Poem : Upon a Winter Morning’s Walk

For this 25th post on my blog, I’ve gone back a long way – to one of the first poems I wrote after college. (I think it must have been in late 2011 or early 2012.) Also, given the occasion, I’ve had my mother recite the poem.
I suggest you read the afterword (below). It offers context and a few details that I think you’ll find interesting.

Upon a Winter Morning’s Walk


A solitary crow alights upon
The half-torn branch of the broken tree;
Cawing to a misted winter morning
Blooming silently into its glory.

A rustle; the frightened crow flies off
The half-torn branch of the broken tree,
And its rising wing brushes a leaf
That does not know how tò be free.

The fallen leaf will wet and wither
Beneath the winter’s sun and rain,
But that black crow that flies the skies
Will never léarn what it has done.

But a little squirrel that saw it all
Will plant a treasured nut when it is spring,
And a tree will open beautifully
With the leaf that fell from the crow’s black wing.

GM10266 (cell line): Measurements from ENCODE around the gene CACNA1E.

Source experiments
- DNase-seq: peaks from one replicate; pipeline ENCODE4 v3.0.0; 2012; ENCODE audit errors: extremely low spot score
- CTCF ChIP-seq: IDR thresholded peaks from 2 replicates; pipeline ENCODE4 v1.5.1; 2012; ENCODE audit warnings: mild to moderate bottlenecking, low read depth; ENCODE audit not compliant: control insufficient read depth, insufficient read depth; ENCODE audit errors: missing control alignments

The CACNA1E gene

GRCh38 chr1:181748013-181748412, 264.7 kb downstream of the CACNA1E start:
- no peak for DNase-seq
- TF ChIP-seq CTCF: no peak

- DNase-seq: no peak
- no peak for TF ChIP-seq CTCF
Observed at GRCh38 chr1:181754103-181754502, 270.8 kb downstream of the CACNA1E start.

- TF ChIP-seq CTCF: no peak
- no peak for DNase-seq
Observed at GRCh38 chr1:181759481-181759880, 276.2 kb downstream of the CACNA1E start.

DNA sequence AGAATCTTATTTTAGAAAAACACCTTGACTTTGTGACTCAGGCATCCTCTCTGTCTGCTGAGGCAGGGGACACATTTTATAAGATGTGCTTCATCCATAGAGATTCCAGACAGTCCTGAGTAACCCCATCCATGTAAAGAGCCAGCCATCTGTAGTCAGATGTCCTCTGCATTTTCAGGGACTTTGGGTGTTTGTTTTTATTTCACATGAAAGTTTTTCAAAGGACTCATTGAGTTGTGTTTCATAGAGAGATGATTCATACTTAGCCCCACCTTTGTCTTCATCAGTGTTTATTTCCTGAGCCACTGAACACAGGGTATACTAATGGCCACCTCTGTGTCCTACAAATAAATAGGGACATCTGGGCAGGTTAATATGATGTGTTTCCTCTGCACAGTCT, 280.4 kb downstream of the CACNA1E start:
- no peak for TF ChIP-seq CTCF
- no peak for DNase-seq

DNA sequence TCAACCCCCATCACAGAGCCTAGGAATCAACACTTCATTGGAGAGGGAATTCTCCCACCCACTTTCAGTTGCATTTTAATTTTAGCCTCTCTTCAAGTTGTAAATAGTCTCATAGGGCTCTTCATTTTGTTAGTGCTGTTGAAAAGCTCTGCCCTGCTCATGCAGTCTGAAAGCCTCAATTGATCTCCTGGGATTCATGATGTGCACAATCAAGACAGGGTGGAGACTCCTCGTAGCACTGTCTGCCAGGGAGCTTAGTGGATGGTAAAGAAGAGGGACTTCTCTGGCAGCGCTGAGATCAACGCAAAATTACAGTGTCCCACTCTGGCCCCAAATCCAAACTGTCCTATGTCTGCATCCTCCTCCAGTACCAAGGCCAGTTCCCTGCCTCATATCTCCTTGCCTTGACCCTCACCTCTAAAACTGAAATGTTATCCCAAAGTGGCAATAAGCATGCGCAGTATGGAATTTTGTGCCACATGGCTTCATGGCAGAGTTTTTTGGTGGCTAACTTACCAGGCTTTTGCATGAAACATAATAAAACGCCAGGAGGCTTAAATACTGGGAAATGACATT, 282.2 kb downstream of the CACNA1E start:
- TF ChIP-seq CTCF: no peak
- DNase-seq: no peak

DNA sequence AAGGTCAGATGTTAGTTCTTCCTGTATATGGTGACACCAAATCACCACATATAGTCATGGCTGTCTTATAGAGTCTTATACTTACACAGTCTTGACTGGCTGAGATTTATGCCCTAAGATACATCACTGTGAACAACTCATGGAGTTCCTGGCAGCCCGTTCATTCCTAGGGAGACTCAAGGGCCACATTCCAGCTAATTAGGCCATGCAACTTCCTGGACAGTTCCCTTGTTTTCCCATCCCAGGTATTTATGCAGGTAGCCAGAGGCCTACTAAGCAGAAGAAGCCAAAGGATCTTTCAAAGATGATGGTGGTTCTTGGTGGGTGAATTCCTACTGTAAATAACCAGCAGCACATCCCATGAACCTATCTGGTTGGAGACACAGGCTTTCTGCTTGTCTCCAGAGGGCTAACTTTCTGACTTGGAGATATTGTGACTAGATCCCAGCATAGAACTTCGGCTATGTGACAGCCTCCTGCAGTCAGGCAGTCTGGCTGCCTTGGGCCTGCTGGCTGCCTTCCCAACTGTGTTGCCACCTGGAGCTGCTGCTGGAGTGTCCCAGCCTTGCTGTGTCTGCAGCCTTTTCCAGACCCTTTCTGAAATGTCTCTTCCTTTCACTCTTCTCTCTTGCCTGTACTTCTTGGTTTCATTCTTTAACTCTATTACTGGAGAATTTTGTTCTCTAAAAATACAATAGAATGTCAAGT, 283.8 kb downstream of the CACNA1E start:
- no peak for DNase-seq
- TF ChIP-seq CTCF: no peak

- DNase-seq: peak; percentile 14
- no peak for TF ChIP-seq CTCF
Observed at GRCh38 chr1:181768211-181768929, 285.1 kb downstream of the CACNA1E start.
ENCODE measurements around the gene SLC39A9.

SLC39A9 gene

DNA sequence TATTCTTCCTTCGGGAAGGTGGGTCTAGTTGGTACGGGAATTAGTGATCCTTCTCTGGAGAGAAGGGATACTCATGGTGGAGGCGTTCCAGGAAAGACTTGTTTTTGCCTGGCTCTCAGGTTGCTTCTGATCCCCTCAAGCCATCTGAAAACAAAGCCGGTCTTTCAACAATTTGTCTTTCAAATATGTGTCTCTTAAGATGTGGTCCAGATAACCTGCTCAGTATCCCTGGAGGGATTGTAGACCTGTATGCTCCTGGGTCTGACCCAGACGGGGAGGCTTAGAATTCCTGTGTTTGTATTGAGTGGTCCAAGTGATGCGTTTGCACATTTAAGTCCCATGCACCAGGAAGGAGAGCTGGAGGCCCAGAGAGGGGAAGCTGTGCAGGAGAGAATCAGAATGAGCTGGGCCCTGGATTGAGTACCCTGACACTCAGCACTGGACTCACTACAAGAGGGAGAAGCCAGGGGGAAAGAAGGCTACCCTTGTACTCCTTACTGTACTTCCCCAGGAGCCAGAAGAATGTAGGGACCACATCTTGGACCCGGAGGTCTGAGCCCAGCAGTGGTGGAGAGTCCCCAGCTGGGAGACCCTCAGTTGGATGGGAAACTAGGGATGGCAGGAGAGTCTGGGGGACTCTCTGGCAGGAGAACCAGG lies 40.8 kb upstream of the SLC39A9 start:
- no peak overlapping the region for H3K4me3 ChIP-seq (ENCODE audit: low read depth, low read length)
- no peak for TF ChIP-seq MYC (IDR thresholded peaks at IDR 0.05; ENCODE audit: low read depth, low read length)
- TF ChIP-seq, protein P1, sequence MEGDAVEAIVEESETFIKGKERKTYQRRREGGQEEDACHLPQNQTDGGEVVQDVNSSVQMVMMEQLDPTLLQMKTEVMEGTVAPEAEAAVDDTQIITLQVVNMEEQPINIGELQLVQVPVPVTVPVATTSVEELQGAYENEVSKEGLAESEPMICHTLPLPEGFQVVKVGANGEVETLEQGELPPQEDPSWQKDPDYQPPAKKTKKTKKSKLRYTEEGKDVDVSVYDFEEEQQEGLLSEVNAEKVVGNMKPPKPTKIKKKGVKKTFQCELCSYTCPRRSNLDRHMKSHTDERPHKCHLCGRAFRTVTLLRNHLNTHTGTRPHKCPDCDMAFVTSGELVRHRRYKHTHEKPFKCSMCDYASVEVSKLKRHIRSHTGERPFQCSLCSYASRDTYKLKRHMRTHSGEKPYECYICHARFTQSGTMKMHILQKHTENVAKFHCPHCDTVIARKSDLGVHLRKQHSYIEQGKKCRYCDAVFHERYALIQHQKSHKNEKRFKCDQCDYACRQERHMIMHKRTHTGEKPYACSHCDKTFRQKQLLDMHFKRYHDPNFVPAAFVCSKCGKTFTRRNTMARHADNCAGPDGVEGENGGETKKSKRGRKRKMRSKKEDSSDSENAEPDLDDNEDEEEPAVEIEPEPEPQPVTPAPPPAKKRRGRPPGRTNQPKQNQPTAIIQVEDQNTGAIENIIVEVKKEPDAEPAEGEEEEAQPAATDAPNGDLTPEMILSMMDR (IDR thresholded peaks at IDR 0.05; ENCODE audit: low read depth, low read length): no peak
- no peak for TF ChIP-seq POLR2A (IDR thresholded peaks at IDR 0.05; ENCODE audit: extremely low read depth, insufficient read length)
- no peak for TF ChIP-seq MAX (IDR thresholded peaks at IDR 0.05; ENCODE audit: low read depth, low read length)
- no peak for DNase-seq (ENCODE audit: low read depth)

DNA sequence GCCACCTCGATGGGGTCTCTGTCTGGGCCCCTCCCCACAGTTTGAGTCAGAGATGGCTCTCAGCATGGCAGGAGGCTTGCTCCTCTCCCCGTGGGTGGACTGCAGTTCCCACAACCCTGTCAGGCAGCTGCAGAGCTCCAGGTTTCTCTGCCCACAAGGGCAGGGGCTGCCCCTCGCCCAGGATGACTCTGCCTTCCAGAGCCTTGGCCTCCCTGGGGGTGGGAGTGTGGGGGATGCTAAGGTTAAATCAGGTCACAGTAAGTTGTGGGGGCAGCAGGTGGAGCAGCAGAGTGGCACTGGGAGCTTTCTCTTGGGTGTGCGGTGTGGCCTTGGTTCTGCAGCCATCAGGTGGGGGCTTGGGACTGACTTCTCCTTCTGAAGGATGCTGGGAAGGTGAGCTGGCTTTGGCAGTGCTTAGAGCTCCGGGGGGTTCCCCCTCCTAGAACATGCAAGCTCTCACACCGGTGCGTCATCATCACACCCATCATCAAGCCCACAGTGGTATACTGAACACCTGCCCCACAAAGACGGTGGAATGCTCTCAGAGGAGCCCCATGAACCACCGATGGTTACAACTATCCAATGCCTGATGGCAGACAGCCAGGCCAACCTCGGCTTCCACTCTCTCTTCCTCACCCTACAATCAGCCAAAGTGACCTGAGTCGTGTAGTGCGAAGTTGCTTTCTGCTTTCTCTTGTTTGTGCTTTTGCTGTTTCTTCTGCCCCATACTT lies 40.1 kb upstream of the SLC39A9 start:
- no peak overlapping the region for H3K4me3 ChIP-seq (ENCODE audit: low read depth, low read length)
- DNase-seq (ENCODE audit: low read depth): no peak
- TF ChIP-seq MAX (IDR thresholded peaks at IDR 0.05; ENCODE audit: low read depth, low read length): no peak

Afterword:

I recall the incident that inspired the poem quite vividly.
I’d woken up unusually early that day and decided, on a whim I imagine, to go take a morning walk through the Tata Institute. When I set out, the sun had only just begun to make its way upwards and spread its warmth upon the cold, misty morning. The route I took brought me to the top of the long slope that descends to the IISc’s swimming pool. I began my walk down that road, enjoying the bracing breeze and watching the sunlight create a light-and-shadow play as it made its way through the green that arched above me. As I neared the bottom of the slope, the green above began to give way to the fresh blue of the lightening sky. I decided to turn right and walk one of those mud-and-stone paths that give the IISc its inimitable old-world charm. I had only just stepped off the flagstones and onto the path when I saw it – the solitary crow, the broken tree, the happiness of blue and green in the background.
The first lines of the poem came to me when the crow took off. Having no pen or paper, I recited them to myself over and over as I made my way to the campus canteen – where I pencilled down the first four lines or so on a piece of crumpled bill-paper. The rest of the poem came gradually (over the next day or two).

Note: I don’t think I could write a poem like this today. For better or for worse, I have moved past such romanticism – like most writers do as they grow older and more experienced. When I wrote it, not only was I a fledgling writer but a young man greatly influenced by and extremely attracted to the overwhelming beauty and romanticism of Yeats’s early poetry.

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